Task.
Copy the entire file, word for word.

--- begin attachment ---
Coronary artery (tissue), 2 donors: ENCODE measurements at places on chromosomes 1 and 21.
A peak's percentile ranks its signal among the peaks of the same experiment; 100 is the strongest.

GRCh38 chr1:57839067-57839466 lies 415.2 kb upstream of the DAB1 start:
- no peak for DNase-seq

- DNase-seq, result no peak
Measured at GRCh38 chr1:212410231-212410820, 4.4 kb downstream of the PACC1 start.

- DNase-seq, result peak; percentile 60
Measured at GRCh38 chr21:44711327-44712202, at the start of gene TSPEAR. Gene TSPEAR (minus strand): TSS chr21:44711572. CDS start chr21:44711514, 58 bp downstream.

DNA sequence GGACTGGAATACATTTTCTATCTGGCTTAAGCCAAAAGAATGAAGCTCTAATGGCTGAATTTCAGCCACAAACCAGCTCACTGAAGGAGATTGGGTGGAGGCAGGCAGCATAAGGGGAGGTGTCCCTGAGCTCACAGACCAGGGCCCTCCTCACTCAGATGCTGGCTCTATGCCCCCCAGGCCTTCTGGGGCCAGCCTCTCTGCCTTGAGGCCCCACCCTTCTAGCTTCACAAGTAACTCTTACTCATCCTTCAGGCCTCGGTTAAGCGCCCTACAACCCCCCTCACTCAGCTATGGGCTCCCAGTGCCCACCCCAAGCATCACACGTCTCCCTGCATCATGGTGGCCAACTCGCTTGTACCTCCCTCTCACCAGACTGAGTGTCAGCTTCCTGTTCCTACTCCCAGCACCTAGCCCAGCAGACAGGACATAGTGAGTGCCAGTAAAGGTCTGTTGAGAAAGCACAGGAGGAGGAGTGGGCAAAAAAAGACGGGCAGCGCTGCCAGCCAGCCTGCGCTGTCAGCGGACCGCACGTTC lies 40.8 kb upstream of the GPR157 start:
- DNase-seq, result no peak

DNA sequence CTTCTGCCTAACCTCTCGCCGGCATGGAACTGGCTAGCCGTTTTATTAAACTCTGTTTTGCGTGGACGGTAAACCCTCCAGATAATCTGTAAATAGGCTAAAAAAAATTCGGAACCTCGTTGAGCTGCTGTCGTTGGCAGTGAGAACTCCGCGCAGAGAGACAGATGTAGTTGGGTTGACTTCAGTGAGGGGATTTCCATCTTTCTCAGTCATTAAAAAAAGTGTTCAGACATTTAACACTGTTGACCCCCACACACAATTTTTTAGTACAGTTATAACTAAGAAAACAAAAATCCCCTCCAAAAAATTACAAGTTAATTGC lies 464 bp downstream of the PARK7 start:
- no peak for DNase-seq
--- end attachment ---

Coronary artery (tissue), 2 donors: ENCODE measurements at places on chromosomes 1 and 21.
A peak's percentile ranks its signal among the peaks of the same experiment; 100 is the strongest.

GRCh38 chr1:57839067-57839466 lies 415.2 kb upstream of the DAB1 start:
- no peak for DNase-seq

- DNase-seq, result no peak
Measured at GRCh38 chr1:212410231-212410820, 4.4 kb downstream of the PACC1 start.

- DNase-seq, result peak; percentile 60
Measured at GRCh38 chr21:44711327-44712202, at the start of gene TSPEAR. Gene TSPEAR (minus strand): TSS chr21:44711572. CDS start chr21:44711514, 58 bp downstream.

DNA sequence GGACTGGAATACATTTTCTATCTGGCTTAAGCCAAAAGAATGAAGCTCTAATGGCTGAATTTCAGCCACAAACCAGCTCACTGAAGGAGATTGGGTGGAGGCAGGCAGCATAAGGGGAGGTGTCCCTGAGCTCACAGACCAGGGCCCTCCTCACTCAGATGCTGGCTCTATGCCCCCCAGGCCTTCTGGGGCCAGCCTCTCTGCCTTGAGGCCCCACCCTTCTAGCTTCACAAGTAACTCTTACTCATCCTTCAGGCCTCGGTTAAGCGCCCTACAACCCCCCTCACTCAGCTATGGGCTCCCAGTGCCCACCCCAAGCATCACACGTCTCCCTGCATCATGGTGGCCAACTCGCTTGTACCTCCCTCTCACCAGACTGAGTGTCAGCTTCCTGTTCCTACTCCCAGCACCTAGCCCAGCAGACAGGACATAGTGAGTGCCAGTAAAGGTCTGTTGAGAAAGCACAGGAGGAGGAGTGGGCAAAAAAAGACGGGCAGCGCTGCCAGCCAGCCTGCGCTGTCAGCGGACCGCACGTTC lies 40.8 kb upstream of the GPR157 start:
- DNase-seq, result no peak

DNA sequence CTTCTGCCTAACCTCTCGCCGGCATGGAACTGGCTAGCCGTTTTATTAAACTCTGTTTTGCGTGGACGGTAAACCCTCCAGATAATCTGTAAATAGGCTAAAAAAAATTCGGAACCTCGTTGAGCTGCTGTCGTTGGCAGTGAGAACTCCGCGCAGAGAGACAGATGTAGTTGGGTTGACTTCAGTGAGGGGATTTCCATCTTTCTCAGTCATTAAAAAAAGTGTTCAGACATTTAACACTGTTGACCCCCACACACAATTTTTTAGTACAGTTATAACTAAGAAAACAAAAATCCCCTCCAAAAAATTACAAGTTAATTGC lies 464 bp downstream of the PARK7 start:
- no peak for DNase-seq